TAMPA — USF's overtime win at Miami last week was made more impressive by so many Bulls who made key plays down the stretch being backups pressed into duty by injuries.
Coach Skip Holtz has sought to cultivate depth since preseason camp in Vero Beach. As the Bulls finish their regular season at home tonight against Connecticut, the ability of second-stringers to play like first-teamers has been invaluable to them.
"A lot of guys really stepped up (against Miami)," Holtz said. "That's kind of been the battle cry of this football team all year.
"We keep talking about how important depth is to be a great football team. Late in the season, everybody's got injuries. … When somebody goes out, it's your turn. Somebody else has to step up."
Consider the Bulls' offense in overtime. Backup center Kevin McCaskill, playing for the first time in seven weeks, snapped to backup quarterback Bobby Eveld, who hadn't played in six weeks.
Eveld threw a 9-yard pass to Miami's 1-yard line that was caught by backup receiver Joel Miller, who had as many catches against the Hurricanes (four) as he had had all season.
And the winning touchdown was scored by No. 2 running back Demetris Murray, who got his second touchdown of the game after going more than a month without finding the end zone.
Moments earlier on defense, USF holding Miami to its seventh three-and-out was made possible by three unsung players:
Defensive end Ryne Giddins, who made his first career start after two players ahead of him were injured, got the tackle on first down. Curtis Weatherspoon, arguably the sixth linebacker, dropped a player for no gain on second down. Sabbath Joseph, who got his first start as a senior in his hometown, made his only tackle of the game on third down, catching receiver Leonard Hankerson in the open field to force a field-goal attempt.
"It was a good moment," said Weatherspoon, who has 19 tackles coming off the bench. "Anything to help the team, anything to help us get the win. Everybody sees what they need to put in to help the first team, the guys who have been here awhile, to give them that push."
USF's secondary was especially depleted in the second half. So backup safety Tyson Butler had three tackles, doubling his season total, and reserve cornerback George Baker had a career-high five tackles after totaling seven in the first 10 games.
Defensive coordinator Mark Snyder said his options were so limited by injuries that he was barely able to shift to situational alignments such as his nickel defense, with a fifth defensive back, or a look with three down linemen instead of four.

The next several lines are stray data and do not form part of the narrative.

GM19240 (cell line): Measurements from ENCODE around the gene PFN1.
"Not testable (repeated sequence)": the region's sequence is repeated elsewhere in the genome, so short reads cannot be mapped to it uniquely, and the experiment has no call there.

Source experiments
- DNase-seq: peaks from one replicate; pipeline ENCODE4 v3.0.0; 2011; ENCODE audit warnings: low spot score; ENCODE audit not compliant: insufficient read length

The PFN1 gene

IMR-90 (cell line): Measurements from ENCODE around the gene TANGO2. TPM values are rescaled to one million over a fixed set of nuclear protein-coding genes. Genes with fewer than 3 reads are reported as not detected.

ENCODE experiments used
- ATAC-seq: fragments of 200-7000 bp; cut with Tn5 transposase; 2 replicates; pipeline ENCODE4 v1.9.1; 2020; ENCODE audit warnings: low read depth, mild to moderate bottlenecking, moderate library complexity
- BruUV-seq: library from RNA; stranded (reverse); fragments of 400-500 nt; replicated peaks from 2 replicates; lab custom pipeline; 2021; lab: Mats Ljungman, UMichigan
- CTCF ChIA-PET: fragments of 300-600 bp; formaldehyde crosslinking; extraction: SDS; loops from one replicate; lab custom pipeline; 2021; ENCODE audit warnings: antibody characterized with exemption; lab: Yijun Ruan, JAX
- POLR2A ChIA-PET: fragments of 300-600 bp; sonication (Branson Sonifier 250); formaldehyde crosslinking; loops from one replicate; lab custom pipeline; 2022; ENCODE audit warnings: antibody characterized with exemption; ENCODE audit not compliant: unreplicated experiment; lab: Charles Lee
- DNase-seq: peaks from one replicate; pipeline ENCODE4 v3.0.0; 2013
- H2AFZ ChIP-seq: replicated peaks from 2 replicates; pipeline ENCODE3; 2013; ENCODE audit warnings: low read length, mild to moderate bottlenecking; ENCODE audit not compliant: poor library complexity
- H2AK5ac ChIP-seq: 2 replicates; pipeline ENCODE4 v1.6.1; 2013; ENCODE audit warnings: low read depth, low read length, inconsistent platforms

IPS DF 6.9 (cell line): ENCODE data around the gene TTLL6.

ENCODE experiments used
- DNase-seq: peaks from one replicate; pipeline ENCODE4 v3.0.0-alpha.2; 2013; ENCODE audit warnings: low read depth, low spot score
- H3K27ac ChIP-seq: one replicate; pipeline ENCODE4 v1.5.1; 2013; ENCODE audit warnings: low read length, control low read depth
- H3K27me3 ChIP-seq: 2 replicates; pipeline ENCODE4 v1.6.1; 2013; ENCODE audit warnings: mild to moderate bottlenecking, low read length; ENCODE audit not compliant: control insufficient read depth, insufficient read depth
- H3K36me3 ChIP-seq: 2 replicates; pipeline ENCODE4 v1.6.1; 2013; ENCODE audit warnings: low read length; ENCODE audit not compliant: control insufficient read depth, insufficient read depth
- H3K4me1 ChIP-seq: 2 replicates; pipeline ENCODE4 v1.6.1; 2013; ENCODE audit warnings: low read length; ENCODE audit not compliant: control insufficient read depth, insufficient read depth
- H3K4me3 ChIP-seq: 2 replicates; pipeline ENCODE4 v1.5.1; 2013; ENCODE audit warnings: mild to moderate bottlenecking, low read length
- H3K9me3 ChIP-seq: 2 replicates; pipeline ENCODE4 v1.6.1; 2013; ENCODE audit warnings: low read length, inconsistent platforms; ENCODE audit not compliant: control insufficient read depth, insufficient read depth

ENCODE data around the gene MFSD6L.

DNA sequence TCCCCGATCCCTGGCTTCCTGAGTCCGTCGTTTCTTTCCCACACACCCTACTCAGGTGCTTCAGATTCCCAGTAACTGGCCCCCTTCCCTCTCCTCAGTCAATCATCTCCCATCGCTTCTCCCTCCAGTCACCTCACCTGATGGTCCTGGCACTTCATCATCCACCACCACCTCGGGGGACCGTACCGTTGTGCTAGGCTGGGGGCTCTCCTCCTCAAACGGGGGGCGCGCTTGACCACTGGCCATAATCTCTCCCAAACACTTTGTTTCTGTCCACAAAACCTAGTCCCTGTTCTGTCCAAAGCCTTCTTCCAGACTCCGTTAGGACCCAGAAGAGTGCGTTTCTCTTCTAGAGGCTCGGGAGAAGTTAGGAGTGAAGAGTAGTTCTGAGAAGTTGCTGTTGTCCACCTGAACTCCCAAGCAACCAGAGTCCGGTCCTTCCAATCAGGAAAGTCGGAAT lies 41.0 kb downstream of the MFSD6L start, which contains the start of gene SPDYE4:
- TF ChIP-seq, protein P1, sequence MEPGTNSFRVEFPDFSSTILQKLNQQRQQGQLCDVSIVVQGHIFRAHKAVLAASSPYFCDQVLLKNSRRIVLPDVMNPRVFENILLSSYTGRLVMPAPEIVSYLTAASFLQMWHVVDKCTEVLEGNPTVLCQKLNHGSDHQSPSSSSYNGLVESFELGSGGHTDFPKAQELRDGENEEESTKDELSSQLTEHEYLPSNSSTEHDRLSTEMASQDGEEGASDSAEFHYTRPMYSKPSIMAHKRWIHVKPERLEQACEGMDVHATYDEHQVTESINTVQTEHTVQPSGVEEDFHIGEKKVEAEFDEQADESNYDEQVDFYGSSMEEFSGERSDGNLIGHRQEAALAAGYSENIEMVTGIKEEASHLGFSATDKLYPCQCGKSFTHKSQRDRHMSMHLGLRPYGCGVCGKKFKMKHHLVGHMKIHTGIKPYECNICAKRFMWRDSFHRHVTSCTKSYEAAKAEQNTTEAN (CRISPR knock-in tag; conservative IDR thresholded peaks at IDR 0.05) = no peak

"I'm calling for our three-down package, our Penny package," Snyder said. "I'm going 'Penny! Penny! Penny!' And (defensive backs coach Rick Smith) goes, 'You can't go Penny.' What? We couldn't even get to Penny. The point is, kids kept stepping up, kept playing no matter who's in there."
Despite being limited by personnel, Snyder didn't have to scale back on an ambitious game plan. His second unit knew the plan well enough to stay with it, and it carried out the plan as well as he could have hoped.
"The thing I'm most proud of is they kept following the plan. They're executing what we're calling," Snyder said. "Maybe they're not getting as many reps in practice as those other guys, but I felt like I still had my whole plethora of calls.
"That's a credit to them paying attention in practice and in meetings. I didn't have to scale back any of it."
Even kicker Maikon Bonani, who is 13-for-16 on field-goal attempts this season, started the year as the backup, getting the nod only after senior Eric Schwartz connected on only one of his first five attempts.
Holtz routinely puts his top units against each other in practice, with the No. 1 offense against the No. 2 defense and vice versa in two-minute drills.
Each time one backup embraces a larger role, it provides motivation and confidence to another backup.
"With everybody stepping up, that just shows the depth we have, as well as how great we're coming along as a team, becoming that one unit," McCaskill, the backup center, said.
"When the two-group goes in and you see them making a block or a catch … whenever you see them doing well, it gets you excited, knowing they're growing up and everybody's progressing to be that No. 1."